Simón Bolívar – Reverberations – Extra History – #1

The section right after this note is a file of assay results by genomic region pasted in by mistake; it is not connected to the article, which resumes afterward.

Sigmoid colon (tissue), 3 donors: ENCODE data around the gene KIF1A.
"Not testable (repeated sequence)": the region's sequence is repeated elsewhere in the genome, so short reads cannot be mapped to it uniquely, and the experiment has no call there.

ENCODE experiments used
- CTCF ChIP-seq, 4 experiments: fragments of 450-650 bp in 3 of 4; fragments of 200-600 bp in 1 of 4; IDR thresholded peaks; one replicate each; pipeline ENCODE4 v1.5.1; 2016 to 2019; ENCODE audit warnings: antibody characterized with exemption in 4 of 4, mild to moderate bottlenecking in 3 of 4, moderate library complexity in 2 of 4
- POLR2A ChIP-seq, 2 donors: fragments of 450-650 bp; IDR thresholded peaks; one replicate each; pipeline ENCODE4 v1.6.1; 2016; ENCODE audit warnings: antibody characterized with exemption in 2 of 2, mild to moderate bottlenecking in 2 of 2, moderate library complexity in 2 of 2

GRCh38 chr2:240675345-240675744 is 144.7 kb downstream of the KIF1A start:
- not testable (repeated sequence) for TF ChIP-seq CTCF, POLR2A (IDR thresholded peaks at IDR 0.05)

Shots ring out in the Ohio Valley. A handful of militiamen under the command of a 22-year-old named George Washington have surrounded a tiny force of French Colonials. Within two years, due to the interwoven alliances and secret treaties, this incident will spiral out into the Seven Years War, the first truly world war; a war that would be fought on every continent besides Australia. And the dominoes fall. But, as important and mind-bogglingly understudied as the seven years war is, we’re going to just look at one of its repercussions because its reverberations were felt around the globe. This was the great conflagration between England and France. It was the conflict that had to happen eventually, but here in the States we know it under a different name; we know it as “the French and Indian War.” We know it as such because that’s the war we Americans fought, but we didn’t fight it alone. We were still a British colony back then and the British sent thousands of troops overseas to help fight back the French forces coming out of Canada. By 1763, the war was over, and peace had returned. But with peace comes taxes. After all, someone had to pay for all of those troops Britain had sent over. But a number of colonists didn’t much like the idea of higher taxes, and they felt that the Boston Harbor really would be much better if it was tea-flavored. So, they rebelled against the British. They were led by a 44 year old man named George Washington (some relation). Now those plucky colonists gave a good try of it, but they couldn’t really throw off the world’s greatest power without some help. So the world’s other great powers who wanted to give britain a kick in the pants — mainly the French and the Spanish — said, “Hey that looks fun mind if we join?” But now, someone was going to have to pay for all those supplies and troops the French and the Spanish sent over to the Americans. So the French and the Spanish both implemented new taxes; both at home and, most importantly for our story, in their colonies overseas. So then the French revolted, and then the Haitians revolted, and then most of Latin America revolted because they, understandably, didn’t feel like paying higher taxes just to, well, help make sure the US didn’t have to pay their higher taxes. Because, in the end, it all comes down to taxes. So there, now the stage is set. Now we can dive into the life of the man who embodies both the glory and the tragedy of the Latin American revolutions: Simón Bolivar. 1783 – We are in one of the great houses of Caracas. On the lower floor, there’s a celebration happening. All the leading people of the city are there. In the center is a man with eyes like a still lake talking to the crowd. Upstairs, things are quiet. There’s a woman lying in bed, holding a newborn child. The man is Simon’s father; the woman is his mother. Soon, they’ll both be taken by consumption. Simón would not remember his father, and he would think of his mother less often than of the slave who raised him, Hipolita. Simon inherited mines and plantations and slaves. The Bolivars were one of the first families of Venezuela, and he one of the richest men in South America. But he wasn’t a man yet; he was a child, and there was one thing that he didn’t have: Spanish birth. In the Spanish colonial system, there were not only all sorts of deplorable hierarchies of race, but even for those deemed racially pure and white there was a class system, with those born in continental Spain being more favorably looked upon than those born in the colonies. The highest government offices were only open to Spanish-born colonists, but this bane wouldn’t strike him yet. Instead he grew up as an unmanageable and arrogant child. His father had died when he was three, his mother when he was nine, the care of those in which he was left was sometimes excellent, sometimes negligent, but it didn’t matter; he was always more interested in coursing the alleys of Caracas with the children of the streets than he was in studying or guidance. Finally though, one tutor, while never able to control him, was able to teach Simón, albeit on his own terms. And so, as they rode through the fields or walked the streets of Caracas, this tutor imparted not a traditional education but his own personal loves: Rousseau, Locke and Voltaire. Alas even this was not to last as Simon’s childhood was set to a backdrop of revolts: Venezuela and, indeed, the whole Spanish Empire was in upheaval. Race revolts and independence movements cropped up and were crushed each time with more brutality, but each time exposing Spain’s ever-slipping hold. Simon’s tutor was caught up in one of these revolts and sentenced to permanent exile and so again Simon was alone. Soon, he was enrolled in the local military academy by an uncle. He chafed at the discipline but learned much about the art of making war. Soon, though, he was shipped off again — this time to Spain. But he wanted this adventure. He was excited to see the continent that he’d heard so much about the place where the ideas he so admired came from. But even on this trip, he got a taste of the declining nature of Spanish power. For when his ship stopped in Mexico City, they were informed that they wouldn’t be able to depart right away because of a British blockade. Eventually though, he did make it to Spain and then onto Madrid, where he would finally get his first real education and there too he met his first great love: her name was Maria Teresa and she was from another respectable Caracan family. But, unlike Simon, she had been born in Spain and spent her whole life there. He soon proposed to her and after working for a year to convince her father, they were married in Madrid. Now blissfully married, he decided it was time to return to Caracas and take his place in the family affairs together with his new wife. So they set off for the New World; for Simón this was a return home for Maria it was an opportunity to see her family seat for the first time. But, as they landed in Caracas, she began to feel ill, and then weak; within five months she was dead. Yellow fever had taken Simon’s first love. He tried to stay in Venezuela to manage the life he had inherited, but everything there reminded him only of her and so, within a year, in 1803, he once again boarded a ship for Spain. But Spain, too, and especially Madrid, only served as a constant reminder of Maria. So when all non-residents were suddenly ordered out of the capital because there wasn’t enough bread to feed them, Simón planned a trip for Paris. There, he saw an empire reinvigorated by revolution. He couldn’t help but contrast it with Madrid: Here was a city and a nation modernizing, evolving, growing with the new Republican ideals. He drank it in. He was enchanted by Paris and the promise it offered, but it was here that he found his second heartbreak, not at the hands of a woman but of a man: Napoleon. Simón had seen Napoleon as a beacon of hope — as the new man — a true Republican serving his state faithfully; guiding a state by his soul and humble wisdom towards liberty, equality and brotherhood. But then, Napoleon placed a crown upon his head. Losing his temper one night at a dinner, Simón rallied against Napoleon’s vanity, his hubris, his lust for power. This suddenly made him much less welcome in social circles and his friends, seeing the toll the debaucherous his life of Paris had taken on him decided that it was time for a change. They packed up and took him to Italy. And it was here, in this reinvigorating place rich with history, that Simón’s thoughts and ambitions really took form. It was here on the very hill which plebeian Romans had retired to to win their rights over 2,000 years ago that Simón stood and proclaimed that he wouldn’t rest until his homeland was free. Soon, he departed Europe to head back home, but first he stopped briefly in the United States. Here, too, he was inspired. He would later say that it was the first time he’d seen a rational democracy in action but he realized it had its differences, that it would be no template for the Revolution he intended, and so at last in 1807 at the age of 23 he set foot again in Caracas filled with dreams, ambitions, and an ardent desire for liberation and independence for his people. He walked the streets of his long-neglected home and wondered what the future might bring. Join us next time and find out exactly what that future brings